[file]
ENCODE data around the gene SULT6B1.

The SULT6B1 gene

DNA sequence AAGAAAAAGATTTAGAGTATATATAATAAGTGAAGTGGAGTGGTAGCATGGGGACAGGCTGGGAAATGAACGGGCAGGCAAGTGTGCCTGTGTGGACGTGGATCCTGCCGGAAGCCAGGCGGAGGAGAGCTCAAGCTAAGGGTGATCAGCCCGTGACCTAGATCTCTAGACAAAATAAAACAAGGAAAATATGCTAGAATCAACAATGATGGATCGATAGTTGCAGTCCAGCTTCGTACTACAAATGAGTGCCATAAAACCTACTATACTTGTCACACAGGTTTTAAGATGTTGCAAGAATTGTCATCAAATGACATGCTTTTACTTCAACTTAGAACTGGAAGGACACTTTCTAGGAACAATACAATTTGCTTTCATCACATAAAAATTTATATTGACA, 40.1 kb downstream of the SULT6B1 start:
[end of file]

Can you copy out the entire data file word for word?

ENCODE data around the gene SULT6B1.

The SULT6B1 gene

DNA sequence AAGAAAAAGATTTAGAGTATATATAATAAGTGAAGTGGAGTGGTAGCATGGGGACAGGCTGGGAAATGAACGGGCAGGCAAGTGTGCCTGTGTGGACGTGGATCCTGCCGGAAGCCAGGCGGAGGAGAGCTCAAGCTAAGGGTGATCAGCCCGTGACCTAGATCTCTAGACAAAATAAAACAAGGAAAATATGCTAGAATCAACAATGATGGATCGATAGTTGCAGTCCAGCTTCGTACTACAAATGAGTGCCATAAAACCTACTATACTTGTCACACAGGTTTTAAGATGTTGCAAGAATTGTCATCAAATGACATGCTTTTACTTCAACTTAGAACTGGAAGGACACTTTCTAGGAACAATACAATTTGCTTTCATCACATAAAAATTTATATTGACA, 40.1 kb downstream of the SULT6B1 start: